Falun Gong Practitioners Directing Attention To Human Rights Issues In China
Image by infomatique
In April 1999 over ten thousand Falun Gong practitioners gathered at Communist Party of China headquarters, Zhongnanhai, in a silent protest against beatings and arrests in Tianjin. Two months later the People’s Republic of China government, led by Jiang Zemin, banned the practice, began a crackdown, and started what Amnesty International described as a "massive propaganda campaign." Since 1999, reports of torture, illegal imprisonment, beatings, forced labor, and psychiatric abuses have been widespread. 66% of all reported torture cases in China concern Falun Gong practitioners, who are also estimated to comprise at least half of China’s labor camp population, according to the UN Special Rapporteur on torture, Manfred Nowak, and the US Department of State respectively. In 2006, human rights lawyer David Matas and former Canadian secretary of state David Kilgour published an investigative report concluding that a large number of Falun Gong practitioners have become victims of systematic organ harvesting in China and that the practice is still ongoing. In November 2008, The United Nations Committee on Torture called on the Chinese State party to commission an independent investigation of the reports, and "ensure that those responsible for such abuses are prosecuted and punished."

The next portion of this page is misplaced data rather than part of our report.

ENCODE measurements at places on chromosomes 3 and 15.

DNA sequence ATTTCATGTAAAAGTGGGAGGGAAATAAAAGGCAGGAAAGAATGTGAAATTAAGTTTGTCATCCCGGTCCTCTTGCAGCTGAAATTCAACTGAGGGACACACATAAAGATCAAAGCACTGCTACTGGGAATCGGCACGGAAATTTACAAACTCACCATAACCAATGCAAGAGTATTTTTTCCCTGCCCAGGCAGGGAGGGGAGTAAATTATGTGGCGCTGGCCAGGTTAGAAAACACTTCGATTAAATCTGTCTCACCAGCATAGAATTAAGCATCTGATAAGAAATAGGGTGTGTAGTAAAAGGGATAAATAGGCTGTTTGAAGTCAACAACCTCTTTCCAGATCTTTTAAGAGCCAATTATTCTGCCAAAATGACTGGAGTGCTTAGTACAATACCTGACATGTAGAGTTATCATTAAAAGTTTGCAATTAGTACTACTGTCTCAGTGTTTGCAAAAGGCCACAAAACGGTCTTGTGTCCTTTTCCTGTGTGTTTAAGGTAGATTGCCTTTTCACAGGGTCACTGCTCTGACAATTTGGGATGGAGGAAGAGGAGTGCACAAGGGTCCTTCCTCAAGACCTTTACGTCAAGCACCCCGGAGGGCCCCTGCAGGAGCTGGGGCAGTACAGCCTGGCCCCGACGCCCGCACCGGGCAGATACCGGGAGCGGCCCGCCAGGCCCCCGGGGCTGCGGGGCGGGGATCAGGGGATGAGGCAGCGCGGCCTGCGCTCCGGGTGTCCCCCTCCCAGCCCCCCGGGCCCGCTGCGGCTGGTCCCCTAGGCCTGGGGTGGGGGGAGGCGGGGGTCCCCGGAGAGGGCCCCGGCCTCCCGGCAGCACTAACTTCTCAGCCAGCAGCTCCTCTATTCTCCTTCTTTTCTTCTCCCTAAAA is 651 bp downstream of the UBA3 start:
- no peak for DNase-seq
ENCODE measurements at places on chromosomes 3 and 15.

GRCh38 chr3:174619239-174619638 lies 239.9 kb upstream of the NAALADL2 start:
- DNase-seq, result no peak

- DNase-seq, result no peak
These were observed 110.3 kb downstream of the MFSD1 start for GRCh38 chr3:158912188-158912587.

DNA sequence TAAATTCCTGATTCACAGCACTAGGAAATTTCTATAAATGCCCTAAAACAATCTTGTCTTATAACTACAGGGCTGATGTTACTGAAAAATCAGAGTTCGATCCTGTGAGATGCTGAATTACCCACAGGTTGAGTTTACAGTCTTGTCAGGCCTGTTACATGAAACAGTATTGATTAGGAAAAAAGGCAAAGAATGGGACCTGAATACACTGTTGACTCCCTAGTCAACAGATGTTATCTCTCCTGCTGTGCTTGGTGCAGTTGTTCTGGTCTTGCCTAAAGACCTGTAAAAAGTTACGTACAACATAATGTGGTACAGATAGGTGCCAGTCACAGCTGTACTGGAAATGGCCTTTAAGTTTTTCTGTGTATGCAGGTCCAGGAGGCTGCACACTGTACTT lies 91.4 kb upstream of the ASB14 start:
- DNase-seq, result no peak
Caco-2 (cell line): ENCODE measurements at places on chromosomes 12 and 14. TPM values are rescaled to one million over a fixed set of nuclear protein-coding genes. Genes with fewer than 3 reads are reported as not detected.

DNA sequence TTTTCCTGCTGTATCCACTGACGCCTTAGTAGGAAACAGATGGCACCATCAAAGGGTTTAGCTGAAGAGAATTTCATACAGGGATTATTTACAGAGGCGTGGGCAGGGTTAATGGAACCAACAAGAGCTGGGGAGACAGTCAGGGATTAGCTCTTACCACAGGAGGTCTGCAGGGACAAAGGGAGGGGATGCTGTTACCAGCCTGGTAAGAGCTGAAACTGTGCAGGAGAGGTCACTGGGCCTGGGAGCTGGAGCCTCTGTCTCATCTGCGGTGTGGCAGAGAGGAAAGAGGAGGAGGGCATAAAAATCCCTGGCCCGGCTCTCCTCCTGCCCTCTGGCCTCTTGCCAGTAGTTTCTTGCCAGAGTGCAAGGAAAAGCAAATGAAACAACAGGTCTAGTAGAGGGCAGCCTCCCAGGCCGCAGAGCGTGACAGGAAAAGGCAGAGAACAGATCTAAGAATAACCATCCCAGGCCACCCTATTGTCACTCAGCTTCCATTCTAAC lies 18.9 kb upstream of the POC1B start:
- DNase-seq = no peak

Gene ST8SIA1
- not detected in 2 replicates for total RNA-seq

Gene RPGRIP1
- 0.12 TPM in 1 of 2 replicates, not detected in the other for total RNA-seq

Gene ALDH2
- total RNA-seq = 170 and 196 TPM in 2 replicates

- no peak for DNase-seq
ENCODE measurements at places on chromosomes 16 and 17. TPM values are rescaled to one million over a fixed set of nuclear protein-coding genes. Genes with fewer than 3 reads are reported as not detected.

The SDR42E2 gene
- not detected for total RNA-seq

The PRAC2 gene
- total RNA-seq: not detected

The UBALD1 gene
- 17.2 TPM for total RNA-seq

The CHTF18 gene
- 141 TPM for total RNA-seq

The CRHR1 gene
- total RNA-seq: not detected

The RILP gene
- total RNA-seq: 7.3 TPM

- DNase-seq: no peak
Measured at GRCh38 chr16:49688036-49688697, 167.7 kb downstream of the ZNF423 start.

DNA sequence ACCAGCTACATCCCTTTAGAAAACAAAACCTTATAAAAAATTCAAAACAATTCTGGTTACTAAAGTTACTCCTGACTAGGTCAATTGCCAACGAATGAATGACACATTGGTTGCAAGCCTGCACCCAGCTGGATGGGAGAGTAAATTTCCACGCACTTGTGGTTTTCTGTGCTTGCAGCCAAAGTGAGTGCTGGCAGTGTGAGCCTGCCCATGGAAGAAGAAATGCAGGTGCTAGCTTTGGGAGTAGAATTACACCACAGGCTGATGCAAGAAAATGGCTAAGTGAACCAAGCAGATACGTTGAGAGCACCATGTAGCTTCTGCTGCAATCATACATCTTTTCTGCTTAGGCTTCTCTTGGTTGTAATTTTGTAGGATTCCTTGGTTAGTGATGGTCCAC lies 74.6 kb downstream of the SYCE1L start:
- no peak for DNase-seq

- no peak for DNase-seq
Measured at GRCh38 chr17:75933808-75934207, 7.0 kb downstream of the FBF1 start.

Since the 1999 persecution, Falun Gong practitioners abroad have held activities directing attention to the Human Rights situation in China. They protest on a regular basis as the Spire in O’Connell Street.
Falun Gong has garnered diverse public attention on several occasions. The late psychologist Margaret Singer derided it as a "cult." Political scientist Patricia M. Thornton at the University of Oxford refers to Falun Gong as a cybersect, due to the group’s reliance on the internet "for text distribution, recruitment and information-sharing among adherents".
Brian Edelman and James T. Richardson writing in the Journal of Church and State argue that the cult label applied to Falun Gong has no "empirical verification or general acceptance in the scientific community," and is merely a label that has been conveniently used to attack the practice. David Ownby, Director of the Centre of East Asian studies at the University of Montreal, states that Falun Gong is "by no means a cult." Livia Kohn, Professor of Religion and East Asian Studies at Boston University and a scholar in Daoism, says Falun Gong has "a high success rate in creating friendlier people, more harmonious social environments, and greater health and vitality."